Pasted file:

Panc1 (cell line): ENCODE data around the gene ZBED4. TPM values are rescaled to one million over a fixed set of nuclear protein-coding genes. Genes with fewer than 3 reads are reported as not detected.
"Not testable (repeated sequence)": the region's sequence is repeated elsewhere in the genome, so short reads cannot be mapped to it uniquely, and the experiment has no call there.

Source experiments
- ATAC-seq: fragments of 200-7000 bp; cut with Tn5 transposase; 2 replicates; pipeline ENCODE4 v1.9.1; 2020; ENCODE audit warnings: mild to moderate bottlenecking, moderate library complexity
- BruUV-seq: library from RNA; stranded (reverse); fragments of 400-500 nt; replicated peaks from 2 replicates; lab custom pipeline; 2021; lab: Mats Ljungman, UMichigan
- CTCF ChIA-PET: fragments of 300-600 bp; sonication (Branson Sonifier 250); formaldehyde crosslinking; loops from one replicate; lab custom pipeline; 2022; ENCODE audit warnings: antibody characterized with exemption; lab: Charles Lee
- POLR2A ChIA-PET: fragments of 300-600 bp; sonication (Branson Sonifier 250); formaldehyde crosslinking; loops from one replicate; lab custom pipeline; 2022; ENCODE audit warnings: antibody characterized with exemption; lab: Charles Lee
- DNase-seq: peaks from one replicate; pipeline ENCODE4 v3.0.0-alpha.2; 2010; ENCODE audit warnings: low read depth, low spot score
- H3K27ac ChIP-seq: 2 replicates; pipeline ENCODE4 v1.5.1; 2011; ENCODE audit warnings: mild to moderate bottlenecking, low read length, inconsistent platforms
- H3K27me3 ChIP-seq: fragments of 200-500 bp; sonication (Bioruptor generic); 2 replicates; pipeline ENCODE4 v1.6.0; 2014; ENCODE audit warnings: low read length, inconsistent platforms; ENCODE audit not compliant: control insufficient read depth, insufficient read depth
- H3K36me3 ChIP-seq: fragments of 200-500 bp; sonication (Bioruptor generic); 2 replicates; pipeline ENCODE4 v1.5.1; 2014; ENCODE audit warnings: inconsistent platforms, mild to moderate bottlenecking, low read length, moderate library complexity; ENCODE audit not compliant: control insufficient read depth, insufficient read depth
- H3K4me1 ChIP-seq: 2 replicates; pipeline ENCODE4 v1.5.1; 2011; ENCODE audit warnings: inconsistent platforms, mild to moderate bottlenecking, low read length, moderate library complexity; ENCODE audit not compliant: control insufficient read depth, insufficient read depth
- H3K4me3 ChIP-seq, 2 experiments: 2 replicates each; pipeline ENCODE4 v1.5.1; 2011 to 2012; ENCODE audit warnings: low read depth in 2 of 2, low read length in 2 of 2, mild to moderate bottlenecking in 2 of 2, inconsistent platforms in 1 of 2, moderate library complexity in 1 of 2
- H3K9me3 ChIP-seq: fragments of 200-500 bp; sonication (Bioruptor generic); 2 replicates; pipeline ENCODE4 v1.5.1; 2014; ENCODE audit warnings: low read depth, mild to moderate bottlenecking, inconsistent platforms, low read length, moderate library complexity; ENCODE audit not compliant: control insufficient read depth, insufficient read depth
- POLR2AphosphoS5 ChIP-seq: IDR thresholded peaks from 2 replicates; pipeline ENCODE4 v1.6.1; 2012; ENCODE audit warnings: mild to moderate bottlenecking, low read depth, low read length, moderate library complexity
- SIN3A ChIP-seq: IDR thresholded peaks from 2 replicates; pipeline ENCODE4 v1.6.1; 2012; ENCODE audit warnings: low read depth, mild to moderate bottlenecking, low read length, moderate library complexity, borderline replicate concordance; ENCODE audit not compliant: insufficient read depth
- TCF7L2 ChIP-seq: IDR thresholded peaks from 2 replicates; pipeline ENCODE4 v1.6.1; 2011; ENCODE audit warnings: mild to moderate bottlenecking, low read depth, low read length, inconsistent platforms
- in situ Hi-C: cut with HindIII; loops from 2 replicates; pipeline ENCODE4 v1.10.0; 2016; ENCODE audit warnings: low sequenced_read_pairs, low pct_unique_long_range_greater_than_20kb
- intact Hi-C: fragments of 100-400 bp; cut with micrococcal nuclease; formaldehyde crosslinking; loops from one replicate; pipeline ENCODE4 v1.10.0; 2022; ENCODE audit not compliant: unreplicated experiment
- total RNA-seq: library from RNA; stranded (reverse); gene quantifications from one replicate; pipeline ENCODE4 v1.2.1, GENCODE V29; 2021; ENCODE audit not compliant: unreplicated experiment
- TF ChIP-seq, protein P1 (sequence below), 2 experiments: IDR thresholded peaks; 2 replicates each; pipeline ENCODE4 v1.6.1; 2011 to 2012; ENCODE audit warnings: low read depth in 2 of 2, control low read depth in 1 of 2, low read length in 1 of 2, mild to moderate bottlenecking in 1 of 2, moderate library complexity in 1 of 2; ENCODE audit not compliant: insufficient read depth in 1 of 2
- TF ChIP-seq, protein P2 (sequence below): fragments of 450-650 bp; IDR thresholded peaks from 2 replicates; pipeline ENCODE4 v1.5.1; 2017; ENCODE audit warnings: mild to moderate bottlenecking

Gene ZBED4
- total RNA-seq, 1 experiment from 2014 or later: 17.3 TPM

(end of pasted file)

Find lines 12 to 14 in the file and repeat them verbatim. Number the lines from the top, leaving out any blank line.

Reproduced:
- H3K4me1 ChIP-seq: 2 replicates; pipeline ENCODE4 v1.5.1; 2011; ENCODE audit warnings: inconsistent platforms, mild to moderate bottlenecking, low read length, moderate library complexity; ENCODE audit not compliant: control insufficient read depth, insufficient read depth
- H3K4me3 ChIP-seq, 2 experiments: 2 replicates each; pipeline ENCODE4 v1.5.1; 2011 to 2012; ENCODE audit warnings: low read depth in 2 of 2, low read length in 2 of 2, mild to moderate bottlenecking in 2 of 2, inconsistent platforms in 1 of 2, moderate library complexity in 1 of 2
- H3K9me3 ChIP-seq: fragments of 200-500 bp; sonication (Bioruptor generic); 2 replicates; pipeline ENCODE4 v1.5.1; 2014; ENCODE audit warnings: low read depth, mild to moderate bottlenecking, inconsistent platforms, low read length, moderate library complexity; ENCODE audit not compliant: control insufficient read depth, insufficient read depth